Deed of sale 101
(First of two parts)
Real estate investing, even on a very small scale, remains a tried and true means of building an individual’s cash flow and wealth,” said Robert Kiyosaki, an American businessman and the author of the best-selling book, “Rich Dad, Poor Dad.”
The Philippines is following suit to Kiyosaki’s adage. In a report by Business World entitled “State of the Philippine Real Estate,” the country’s real estate industry has been steadily growing for decades because of the increase in demand for residential and commercial properties. Such demand is driven by, among others, the rising urban population growth, housing needs of persons in the business process outsourcing industry and remittances from overseas Filipino workers.
“Buoyed by a strong macroeconomic environment, cash-laden investors and a full pipeline of projects scheduled to be built over the next decade, the real estate sector will continue to exhibit strong growth in the coming years,” reported research publishing firm Oxford Business Group. “A steady stream of new residential and mixed-use projects is under way at locations across the Metro Manila area, as well as other fast-growing secondary cities around the country.”
In fact, according to the Global Property Guide, the take-up of pre-sold condominium units throughout Metro Manila in 2017 rose by 52,600 units, or about 24 percent more than in 2016.
As purchasing your first condominium unit or house and lot is nowadays a wise investment, keep in mind the following when executing the corresponding deed of sale:
Under a contract of sale, one of the contracting parties, the seller, obligates himself to transfer the ownership of and to deliver a determinate thing, such as said unit or house and lot, while the other, the buyer, pays therefor a price certain in money or its equivalent.
Sale, by its very nature, is a consensual contract because it is perfected by mere consent of the parties thereto.
From the moment of perfection of a contract of sale, the parties may reciprocally demand performance of their respective obligations.
Under Article 1191 of the Civil Code, should one of the parties fails to fulfill with his obligation, the injured party may choose between its fulfillment and the resolution thereof, with the payment of damages in either case.
The perfection of a contract of sale, however, does not automatically transfer to the buyer the ownership of real property.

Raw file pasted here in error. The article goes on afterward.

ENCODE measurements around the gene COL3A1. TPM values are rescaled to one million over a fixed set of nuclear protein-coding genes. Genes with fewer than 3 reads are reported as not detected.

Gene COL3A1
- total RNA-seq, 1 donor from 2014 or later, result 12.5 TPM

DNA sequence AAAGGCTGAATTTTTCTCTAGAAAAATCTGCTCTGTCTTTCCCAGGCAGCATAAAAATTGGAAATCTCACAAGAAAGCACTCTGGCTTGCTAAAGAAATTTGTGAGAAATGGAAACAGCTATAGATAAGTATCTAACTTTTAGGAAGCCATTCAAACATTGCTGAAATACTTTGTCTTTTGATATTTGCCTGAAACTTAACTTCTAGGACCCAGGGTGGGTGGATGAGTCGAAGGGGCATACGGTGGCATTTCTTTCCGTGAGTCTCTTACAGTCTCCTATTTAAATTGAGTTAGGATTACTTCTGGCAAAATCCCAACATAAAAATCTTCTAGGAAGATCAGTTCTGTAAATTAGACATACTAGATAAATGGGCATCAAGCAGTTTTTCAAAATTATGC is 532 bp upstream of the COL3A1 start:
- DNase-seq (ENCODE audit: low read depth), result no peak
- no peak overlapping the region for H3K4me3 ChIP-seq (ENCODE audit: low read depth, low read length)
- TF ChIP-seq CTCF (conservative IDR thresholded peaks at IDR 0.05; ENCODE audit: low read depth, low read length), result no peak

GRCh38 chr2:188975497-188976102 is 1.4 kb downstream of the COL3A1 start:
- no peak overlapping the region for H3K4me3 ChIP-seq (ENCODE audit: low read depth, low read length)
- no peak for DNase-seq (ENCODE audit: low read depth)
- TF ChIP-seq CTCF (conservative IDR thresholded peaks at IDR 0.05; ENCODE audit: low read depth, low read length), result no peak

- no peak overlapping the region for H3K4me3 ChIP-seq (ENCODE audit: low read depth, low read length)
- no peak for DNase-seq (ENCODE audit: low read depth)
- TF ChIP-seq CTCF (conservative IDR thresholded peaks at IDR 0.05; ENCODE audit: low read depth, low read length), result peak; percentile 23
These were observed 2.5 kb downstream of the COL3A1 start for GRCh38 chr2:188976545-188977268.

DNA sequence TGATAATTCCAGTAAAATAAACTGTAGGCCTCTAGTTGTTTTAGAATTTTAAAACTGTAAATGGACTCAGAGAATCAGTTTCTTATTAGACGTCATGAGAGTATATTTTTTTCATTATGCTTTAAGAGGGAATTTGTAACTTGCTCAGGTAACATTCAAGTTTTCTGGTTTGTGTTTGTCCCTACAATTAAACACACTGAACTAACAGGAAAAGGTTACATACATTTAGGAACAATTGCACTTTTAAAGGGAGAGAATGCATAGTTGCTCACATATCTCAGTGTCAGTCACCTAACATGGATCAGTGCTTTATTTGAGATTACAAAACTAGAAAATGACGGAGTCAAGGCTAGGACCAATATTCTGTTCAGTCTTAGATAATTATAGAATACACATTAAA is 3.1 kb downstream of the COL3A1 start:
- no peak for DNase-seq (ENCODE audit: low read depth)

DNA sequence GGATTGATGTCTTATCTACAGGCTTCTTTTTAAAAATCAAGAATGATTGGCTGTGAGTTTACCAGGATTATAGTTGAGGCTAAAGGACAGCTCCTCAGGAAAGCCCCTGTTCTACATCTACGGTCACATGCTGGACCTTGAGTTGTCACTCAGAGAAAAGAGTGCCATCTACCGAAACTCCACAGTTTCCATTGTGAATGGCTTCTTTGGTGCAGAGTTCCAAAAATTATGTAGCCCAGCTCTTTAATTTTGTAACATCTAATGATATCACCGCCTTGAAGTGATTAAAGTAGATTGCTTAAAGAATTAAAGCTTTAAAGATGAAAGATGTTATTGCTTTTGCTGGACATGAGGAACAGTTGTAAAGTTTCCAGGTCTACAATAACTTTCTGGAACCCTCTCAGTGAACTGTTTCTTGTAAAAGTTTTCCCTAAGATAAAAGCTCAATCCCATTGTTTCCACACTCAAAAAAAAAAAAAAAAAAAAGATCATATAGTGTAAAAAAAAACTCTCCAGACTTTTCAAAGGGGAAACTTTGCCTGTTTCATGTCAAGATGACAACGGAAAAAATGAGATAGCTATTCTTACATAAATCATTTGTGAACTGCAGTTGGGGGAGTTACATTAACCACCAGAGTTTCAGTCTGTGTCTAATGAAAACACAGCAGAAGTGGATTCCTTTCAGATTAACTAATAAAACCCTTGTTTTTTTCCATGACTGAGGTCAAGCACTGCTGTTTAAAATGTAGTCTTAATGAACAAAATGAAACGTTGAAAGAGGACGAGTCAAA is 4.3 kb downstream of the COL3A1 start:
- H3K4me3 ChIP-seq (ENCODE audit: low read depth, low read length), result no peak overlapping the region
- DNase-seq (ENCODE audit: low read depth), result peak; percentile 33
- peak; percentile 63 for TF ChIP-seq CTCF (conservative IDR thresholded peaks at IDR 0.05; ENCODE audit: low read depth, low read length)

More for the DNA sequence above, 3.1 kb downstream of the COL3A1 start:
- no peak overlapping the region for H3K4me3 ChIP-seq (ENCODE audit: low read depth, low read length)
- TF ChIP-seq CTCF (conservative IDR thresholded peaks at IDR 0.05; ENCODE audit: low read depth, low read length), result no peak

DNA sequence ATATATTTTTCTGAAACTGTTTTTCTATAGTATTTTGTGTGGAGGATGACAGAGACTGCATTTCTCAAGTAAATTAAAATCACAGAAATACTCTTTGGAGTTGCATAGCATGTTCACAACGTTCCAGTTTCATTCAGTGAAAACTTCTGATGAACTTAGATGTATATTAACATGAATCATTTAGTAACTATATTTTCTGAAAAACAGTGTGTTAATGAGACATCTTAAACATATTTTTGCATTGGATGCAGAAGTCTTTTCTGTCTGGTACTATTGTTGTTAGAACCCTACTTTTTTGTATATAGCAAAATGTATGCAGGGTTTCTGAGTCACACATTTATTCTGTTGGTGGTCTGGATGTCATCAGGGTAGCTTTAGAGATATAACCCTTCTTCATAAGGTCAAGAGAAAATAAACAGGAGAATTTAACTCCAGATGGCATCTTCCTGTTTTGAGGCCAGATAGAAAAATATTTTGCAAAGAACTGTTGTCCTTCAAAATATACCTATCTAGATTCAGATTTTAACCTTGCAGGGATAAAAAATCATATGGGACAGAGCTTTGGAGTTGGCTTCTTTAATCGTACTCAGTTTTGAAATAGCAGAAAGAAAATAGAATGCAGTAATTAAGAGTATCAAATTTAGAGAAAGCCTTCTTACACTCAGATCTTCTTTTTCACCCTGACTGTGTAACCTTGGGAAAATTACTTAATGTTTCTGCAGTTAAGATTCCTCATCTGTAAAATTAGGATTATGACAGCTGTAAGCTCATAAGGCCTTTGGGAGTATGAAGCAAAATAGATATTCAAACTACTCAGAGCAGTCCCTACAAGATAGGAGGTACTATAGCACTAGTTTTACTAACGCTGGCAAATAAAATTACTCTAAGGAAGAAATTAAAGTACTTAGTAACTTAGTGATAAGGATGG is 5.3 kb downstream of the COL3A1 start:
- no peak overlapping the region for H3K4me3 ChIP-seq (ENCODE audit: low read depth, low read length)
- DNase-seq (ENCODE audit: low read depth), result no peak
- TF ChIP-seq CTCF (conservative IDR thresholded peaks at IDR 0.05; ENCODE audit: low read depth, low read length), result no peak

In San Lorenzo Development Corp. v. Court of Appeals, the Supreme Court held that sale is not a mode, or the legal means by which ownership is created, transferred, or destroyed, but a title. Thus, sale by itself does not transfer or affect ownership; the most that sale does is to create the obligation to transfer ownership.
It is tradition or delivery of the subject property, as a consequence of sale, that actually transfers ownership.
In this regard, the property subject of a contract of sale is delivered when it is placed in the control and possession of the buyer. Delivery of real property may occur by: (a) the execution of a public instrument, particularly a notarized deed of sale, unless the contrary appears therein; or (b) mere consent of the parties, if the property cannot be transferred to the buyer’s possession at the time of sale, if the latter already possessed it for any other reason.
A contract of sale is different from a contract to sell.
While in a contract of sale, the title to the property passes to the buyer upon delivery thereof, in a contract to sell, ownership is reserved in the seller and is not to pass to the buyer until full payment of the purchase price. Thus, despite the execution of a contract to sell, as well as the full payment of the purchase price, the prospective buyer cannot seek the reconveyance of the subject property sold by the prospective seller to a third person.
The seller does not need to be the owner of the subject property at the time of the perfection of the contract of sale.
In Alcantara-Daus v. De Leon, the Supreme Court held that it is during the delivery of said property that the law requires the seller to have the right to transfer ownership thereof. Thus, a perfected contract of sale cannot be challenged on the ground of the seller’s non-ownership of the thing sold at the time of the perfection of the contract.
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